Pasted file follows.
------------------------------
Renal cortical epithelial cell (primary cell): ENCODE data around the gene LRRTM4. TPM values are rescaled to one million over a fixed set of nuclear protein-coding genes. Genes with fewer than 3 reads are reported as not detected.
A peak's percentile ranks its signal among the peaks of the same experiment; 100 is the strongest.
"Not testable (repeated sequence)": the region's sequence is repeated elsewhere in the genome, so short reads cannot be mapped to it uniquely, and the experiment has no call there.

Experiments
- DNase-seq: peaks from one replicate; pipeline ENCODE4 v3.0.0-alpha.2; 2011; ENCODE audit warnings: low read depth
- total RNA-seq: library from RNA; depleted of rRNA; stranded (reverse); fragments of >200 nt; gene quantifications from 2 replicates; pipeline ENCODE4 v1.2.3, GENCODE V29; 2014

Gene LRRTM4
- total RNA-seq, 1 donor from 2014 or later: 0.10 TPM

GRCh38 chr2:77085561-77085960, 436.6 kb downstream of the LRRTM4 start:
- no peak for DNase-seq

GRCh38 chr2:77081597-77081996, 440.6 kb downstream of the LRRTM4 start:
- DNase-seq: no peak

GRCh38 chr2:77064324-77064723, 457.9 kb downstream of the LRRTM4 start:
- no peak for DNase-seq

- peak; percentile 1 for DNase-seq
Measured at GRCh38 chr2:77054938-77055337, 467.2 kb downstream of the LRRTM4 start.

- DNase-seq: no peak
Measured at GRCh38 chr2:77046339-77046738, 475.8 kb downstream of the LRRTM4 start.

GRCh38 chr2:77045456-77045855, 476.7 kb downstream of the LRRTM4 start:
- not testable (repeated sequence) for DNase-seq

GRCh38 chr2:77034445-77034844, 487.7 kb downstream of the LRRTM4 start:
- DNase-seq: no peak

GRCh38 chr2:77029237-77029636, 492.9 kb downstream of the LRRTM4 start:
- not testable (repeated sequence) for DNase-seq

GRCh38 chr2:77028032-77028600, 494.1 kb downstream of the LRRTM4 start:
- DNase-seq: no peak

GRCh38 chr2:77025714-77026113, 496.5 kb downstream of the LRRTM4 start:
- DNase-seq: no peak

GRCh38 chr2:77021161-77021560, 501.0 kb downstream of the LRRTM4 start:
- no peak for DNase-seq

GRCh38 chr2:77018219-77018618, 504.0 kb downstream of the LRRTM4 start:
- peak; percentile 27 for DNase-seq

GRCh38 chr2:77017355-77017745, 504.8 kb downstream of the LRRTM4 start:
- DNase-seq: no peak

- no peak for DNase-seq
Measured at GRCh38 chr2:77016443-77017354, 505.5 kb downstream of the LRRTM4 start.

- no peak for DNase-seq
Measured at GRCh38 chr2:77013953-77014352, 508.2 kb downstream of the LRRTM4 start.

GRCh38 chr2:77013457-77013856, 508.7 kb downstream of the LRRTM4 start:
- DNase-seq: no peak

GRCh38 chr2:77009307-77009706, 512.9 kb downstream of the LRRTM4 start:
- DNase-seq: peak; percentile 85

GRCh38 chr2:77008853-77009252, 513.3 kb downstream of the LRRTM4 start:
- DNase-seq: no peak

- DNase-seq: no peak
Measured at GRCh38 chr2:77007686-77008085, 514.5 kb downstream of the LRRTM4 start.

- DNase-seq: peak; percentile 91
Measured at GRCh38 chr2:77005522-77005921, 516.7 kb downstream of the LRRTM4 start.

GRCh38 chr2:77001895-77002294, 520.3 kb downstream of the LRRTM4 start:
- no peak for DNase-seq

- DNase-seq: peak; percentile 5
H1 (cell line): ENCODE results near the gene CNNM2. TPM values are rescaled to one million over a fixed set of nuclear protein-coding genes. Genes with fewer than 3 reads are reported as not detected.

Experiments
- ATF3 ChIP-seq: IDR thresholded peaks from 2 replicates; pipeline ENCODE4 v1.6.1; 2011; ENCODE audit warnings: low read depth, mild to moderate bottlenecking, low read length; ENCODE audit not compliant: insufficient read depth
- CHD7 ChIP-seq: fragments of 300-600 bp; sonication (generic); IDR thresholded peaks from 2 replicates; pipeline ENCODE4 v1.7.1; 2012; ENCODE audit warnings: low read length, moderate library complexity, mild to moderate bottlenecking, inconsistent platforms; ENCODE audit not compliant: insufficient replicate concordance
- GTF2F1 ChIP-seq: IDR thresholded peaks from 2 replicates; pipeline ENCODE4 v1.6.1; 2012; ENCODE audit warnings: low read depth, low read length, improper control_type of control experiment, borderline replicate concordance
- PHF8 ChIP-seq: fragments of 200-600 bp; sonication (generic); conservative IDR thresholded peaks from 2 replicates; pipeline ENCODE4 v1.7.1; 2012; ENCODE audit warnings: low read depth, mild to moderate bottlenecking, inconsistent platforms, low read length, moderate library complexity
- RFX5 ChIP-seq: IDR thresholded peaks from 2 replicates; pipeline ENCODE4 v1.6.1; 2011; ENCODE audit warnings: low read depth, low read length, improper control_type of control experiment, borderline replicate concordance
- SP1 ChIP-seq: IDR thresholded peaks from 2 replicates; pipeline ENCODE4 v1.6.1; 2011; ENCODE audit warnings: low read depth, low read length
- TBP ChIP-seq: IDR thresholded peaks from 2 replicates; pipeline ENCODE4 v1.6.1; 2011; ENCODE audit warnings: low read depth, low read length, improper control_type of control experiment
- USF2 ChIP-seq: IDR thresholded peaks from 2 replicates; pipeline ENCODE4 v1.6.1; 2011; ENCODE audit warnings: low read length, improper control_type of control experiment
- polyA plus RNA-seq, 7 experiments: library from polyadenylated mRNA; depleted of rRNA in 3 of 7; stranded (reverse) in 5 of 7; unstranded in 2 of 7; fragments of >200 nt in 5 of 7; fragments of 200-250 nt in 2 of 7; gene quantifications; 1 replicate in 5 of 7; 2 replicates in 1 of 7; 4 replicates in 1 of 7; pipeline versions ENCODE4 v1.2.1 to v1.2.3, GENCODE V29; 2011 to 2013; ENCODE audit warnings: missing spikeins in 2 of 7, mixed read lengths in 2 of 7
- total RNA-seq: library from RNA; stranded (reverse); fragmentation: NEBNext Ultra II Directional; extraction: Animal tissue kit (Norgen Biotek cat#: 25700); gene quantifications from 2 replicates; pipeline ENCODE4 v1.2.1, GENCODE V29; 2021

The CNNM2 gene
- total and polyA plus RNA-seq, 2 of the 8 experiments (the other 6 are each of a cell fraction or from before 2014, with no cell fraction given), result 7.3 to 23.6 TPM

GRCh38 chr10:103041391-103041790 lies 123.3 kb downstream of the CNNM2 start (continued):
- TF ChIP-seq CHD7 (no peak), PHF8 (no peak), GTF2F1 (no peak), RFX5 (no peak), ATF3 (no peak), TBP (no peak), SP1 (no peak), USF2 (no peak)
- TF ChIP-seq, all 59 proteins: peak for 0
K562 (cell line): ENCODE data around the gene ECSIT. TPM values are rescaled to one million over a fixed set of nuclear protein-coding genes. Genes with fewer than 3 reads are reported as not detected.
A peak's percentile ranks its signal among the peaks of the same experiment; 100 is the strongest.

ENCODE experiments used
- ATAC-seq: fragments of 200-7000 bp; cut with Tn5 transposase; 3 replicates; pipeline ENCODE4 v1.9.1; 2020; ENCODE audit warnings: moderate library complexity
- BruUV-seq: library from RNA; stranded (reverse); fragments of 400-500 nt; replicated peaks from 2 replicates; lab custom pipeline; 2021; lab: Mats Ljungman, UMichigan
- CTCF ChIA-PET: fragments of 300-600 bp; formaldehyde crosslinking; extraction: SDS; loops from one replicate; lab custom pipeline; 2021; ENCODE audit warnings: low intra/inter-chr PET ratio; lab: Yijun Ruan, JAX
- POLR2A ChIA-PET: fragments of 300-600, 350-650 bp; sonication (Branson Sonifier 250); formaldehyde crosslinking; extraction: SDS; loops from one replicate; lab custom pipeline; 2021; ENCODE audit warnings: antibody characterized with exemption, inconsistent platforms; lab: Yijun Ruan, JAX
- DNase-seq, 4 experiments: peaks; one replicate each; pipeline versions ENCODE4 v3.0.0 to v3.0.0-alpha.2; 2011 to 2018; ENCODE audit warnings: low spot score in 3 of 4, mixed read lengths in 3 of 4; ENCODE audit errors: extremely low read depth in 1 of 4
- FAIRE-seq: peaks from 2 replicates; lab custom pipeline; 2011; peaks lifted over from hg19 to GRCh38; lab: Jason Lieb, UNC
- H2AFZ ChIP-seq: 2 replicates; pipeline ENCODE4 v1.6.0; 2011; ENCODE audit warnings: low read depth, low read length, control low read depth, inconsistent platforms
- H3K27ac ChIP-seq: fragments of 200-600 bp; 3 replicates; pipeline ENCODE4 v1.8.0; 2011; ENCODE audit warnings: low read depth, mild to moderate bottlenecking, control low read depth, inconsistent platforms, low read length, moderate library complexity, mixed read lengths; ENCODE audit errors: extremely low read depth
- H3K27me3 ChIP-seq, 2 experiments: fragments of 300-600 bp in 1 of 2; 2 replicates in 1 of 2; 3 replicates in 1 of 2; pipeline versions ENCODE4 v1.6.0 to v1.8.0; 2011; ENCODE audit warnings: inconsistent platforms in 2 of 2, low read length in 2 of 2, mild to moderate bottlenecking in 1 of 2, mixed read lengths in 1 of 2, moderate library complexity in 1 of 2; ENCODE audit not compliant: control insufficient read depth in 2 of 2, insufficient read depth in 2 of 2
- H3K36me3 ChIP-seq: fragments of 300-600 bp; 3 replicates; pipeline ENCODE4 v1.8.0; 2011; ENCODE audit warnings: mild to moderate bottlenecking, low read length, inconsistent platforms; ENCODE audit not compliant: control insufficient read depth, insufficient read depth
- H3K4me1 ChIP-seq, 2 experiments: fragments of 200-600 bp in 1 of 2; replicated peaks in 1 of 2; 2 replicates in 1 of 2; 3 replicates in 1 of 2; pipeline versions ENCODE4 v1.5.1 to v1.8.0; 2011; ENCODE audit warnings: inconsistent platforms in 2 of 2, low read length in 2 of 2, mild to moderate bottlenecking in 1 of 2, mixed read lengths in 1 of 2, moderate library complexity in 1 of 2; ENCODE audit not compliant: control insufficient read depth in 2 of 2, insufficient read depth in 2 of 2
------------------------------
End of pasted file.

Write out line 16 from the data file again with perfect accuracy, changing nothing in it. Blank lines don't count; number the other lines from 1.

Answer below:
Measured at GRCh38 chr2:77054938-77055337, 467.2 kb downstream of the LRRTM4 start.